eBird regularly receives applications from researchers, teachers, community groups, environmental planners and private citizens to download data from the eBird database for research purposes. Here we present a selection of applications received in the three months prior to October 2020 to illustrate how eBird data are being used for research and conservation across the country.
Yarra Ranges Council: The objective of the Biodiversity Investigation Project is to create a baseline biodiversity assessment to determine the current state of biodiversity in the Yarra Ranges Shire and inform the council’s biodiversity strategic plan.
University of the Sunshine Coast: To use occurrence records from eBird to create species distribution models for Masked and Sooty Owls in South East Queensland.
University of Melbourne: Students will be undertaking several bird surveys throughout the greater Melbourne region of Victoria. We will be augmenting survey data with historical data in eBird to perform analyses.
BirdLife Australia: Data from July 2019 to June 2020 for the Atlas of Australian Birds.
Charles Darwin University: Assessment of the IUCN conservation status of Purple-crowned Fairywren (subspecies macgillivrayi found around the Gulf of Carpentaria) for the Action Plan for Australian Threatened Birds 2020.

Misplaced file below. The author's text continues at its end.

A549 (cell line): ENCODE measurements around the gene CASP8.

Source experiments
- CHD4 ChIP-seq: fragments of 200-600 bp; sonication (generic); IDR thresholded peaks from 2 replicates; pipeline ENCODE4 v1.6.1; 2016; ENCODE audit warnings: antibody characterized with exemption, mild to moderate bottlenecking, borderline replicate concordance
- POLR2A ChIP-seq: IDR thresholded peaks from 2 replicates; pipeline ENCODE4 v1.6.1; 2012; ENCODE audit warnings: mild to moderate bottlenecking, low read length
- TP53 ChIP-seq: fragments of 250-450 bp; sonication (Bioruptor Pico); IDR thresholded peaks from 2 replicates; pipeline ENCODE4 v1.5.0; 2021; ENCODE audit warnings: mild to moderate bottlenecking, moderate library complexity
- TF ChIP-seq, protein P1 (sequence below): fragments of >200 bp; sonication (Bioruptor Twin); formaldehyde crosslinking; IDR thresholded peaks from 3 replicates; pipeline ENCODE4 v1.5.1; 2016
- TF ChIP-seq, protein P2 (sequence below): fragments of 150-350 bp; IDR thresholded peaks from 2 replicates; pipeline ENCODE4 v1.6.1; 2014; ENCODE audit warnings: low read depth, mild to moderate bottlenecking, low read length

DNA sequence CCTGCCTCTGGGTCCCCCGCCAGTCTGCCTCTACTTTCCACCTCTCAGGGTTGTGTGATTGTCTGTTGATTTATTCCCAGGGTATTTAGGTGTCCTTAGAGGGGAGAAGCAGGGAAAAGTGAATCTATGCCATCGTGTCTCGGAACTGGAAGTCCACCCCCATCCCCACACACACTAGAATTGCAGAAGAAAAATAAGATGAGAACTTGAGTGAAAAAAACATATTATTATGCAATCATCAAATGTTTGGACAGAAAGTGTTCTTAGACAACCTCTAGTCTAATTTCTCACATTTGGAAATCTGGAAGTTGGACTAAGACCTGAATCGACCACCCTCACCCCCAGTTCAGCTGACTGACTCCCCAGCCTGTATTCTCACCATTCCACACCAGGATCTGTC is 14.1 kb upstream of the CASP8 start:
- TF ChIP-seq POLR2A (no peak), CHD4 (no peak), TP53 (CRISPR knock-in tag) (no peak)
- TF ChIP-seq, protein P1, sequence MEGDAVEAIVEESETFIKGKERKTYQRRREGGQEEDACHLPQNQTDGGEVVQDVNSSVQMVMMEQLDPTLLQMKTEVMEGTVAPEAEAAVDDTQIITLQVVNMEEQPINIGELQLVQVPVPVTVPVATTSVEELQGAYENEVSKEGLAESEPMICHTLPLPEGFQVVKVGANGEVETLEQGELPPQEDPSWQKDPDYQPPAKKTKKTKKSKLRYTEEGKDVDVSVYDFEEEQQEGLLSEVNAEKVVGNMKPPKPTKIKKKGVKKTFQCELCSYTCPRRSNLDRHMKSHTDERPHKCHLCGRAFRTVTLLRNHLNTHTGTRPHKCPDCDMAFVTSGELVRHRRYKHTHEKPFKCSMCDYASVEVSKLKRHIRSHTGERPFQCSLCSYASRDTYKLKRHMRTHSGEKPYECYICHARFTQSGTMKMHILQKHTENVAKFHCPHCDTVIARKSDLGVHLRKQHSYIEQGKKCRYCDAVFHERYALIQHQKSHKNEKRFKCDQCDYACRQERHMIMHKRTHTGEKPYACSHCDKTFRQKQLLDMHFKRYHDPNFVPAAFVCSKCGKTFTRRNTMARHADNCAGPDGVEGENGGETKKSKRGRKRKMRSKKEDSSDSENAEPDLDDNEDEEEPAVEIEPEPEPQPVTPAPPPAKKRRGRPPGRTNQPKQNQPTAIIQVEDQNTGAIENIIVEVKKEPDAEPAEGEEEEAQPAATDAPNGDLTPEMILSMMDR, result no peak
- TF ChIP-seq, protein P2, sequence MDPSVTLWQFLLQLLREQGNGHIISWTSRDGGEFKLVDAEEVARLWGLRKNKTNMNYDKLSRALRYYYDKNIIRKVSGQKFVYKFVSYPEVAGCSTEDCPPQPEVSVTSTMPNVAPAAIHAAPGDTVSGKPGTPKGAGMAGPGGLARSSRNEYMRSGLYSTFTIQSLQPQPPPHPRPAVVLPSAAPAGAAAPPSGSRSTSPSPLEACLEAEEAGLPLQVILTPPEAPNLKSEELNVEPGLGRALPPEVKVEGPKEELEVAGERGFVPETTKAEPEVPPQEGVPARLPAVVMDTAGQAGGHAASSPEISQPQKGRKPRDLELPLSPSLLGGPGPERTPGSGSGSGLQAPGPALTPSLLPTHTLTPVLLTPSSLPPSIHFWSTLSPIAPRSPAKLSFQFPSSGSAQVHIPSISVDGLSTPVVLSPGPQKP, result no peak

Australis Biological: eBird data was sought to determine if avifauna species of significance present in the Point Danger Coastal Reserve could be adversely affected by planned weed control efforts which will target high risk environmental weeds. Several species were identified and works have taken into account their habitat needs.
University of Western Australia: Lake McLarty is a primarily rainfall-filled wetland that is now drier for longer periods due to declining rainfall in south-western Australia, which reduces its value for waterbirds. The eBird data are used to identify which species and, and how many of each species, utilise the lake at different water levels and at different times of the year. The aim is to add water to the lake in the future to reduce the annual period when the lake is dry and the eBird data will enable us to predict how much water needs to be added to ensure the lake provides the best and most productive habitat for waterbirds.